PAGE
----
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News

Dwight's message to fans

DWIGHT Yorke insists the real Sydney FC will surface at Aussie Stadium tonight to all but seal a second-place A-League finish at the expense of the pursuing Central Coast.

In what is the crunch clash of the year for both clubs, Yorke claims that the lethargy evident in the drab draws against New Zealand and Newcastle will be replaced by a sense of urgency and a dose of potency.

Embarrassed by those performances, particularly the "dire" goalless dirge with the Jets at Aussie Stadium that sparked a cacophony of catcalls at the final whistle, he admitted: "That game was bad enough to watch, let alone play in.

"If I'm honest, it was dire and fans are entitled to voice their opinions and hopefully that sort of thing doesn't happen too often. The best teams in the world have off days and it's up to us to resurrect things."

More bruised than an over-ripe banana after taking some big hits in the club's midweek paintball bonding session, Yorke knows that it's about time for Sydney to start hitting the target again on the field.

The striker turned creative director admits that second-placed Sydney have lost their sheen since arriving back from the FIFA Club World Championship in Japan feeling rather "flat".

Sydney distinguished themselves by finishing fifth after narrowly losing to Costa Rica's Deportivo Saprissa and beating Egypt's Al Ain.

With Adelaide out of sight at the top, he added: "It's been highlighted that we've not been at our best since returning home after such a prestigious tournament.

"In some ways we've been set back. You look at the New Zealand game (a 1-1 draw) we should have beaten them and we've been dominating teams without putting them away.

"We've got to dig deep and regroup.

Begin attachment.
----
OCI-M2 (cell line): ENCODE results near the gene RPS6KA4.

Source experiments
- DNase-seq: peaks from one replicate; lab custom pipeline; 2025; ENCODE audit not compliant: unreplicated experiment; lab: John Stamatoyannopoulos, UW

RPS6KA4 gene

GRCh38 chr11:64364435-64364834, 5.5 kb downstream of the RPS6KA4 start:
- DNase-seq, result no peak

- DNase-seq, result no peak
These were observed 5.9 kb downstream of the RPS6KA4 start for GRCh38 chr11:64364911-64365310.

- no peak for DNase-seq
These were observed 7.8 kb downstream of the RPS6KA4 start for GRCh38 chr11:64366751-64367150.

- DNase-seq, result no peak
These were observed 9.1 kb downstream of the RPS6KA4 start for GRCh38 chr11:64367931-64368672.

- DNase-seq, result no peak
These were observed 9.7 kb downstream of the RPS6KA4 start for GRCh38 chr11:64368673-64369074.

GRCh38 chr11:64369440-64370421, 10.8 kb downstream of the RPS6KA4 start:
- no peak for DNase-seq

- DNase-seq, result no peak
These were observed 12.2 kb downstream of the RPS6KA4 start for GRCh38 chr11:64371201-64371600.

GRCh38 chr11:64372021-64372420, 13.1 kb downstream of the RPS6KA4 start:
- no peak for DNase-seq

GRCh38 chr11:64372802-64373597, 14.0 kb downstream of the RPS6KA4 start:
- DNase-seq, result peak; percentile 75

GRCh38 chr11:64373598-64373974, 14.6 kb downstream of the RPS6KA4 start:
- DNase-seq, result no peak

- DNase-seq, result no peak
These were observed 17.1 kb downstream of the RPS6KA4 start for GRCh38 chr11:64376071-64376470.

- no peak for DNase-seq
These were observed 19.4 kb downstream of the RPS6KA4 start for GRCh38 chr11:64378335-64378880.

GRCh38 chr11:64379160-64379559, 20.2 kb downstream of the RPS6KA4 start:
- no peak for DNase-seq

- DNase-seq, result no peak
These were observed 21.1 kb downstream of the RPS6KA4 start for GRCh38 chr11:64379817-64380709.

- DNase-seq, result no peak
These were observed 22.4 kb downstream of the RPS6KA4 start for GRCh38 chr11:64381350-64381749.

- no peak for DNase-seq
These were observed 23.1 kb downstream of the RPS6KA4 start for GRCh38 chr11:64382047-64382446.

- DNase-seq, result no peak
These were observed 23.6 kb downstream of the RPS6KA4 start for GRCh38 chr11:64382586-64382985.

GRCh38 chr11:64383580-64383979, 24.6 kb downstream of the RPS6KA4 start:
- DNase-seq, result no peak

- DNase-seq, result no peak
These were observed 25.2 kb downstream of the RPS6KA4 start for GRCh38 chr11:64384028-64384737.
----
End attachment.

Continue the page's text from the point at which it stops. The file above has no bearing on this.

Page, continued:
"We must make sure that we don't slip up against the Mariners because second place (which means two bites at the finals cherry) is so important."

The Mariners are the only team to have beaten Sydney at Aussie Stadium this season - a 3-2 victory in November sealed by Noel Spencer's wickedly deflected last-gasp free-kick.

Tonight they need to win by two clear goals to jump ahead of Sydney on goal difference with three rounds left.

Though committed to the A-League cause, Trinidad and Tobago skipper Yorke also has an eye on the World Cup, with the Caribbean country competing at football's big event for the first time in their history.

His English representatives are negotiating with a mystery European club to either take him or loan or let him train with them in the three months between the conclusion of the A-League season and the start of the 2006 finals in Germany in June.

"There's a lot happening and there are a few options on the table," he said. "It would be wrong to reveal too much at the moment because these things have to be done through all the right channels."

Yorke confirmed he will be returning to Australia to fulfil the second year of his contract with Sydney, the famed party boy's favourite playground.

"I'm obligated by the contract and unless I'm told otherwise I'll be back," he said.

Sydney coach Pierre Littbarski will recall striker David Zdrilic after the failed experiment of playing with a sole striker against the Jets. But Yorke will remain in midfield - a role he is relishing.

"I play there for my country and as much as I miss playing up front, I believe that I can do a job there - which will help tune me up well for the World Cup," he added.

Littbarski holds the Mariners in high esteem, nominating tricky striker Tom Pondeljak - back in the starting line-up in place of the injured Stewart Petrie - as the main threat.

The Mariners go into the match with a last-gasp 1-0 victory over New Zealand behind them.

Spencer, the skipper still chastened by November's 5-1 loss to Sydney, said: "I'd be delighted to get another free-kick like the one that gave us the win at Aussie Stadium last time, but I'm betting that was a one-off.

"We won't defend like other teams do against Sydney - we're going for all three points and we want to entertain.

"Sydney have experience to burn, so there's nobody in particular we fear.

"We're trying to treat this like another game and we certainly have something to prove."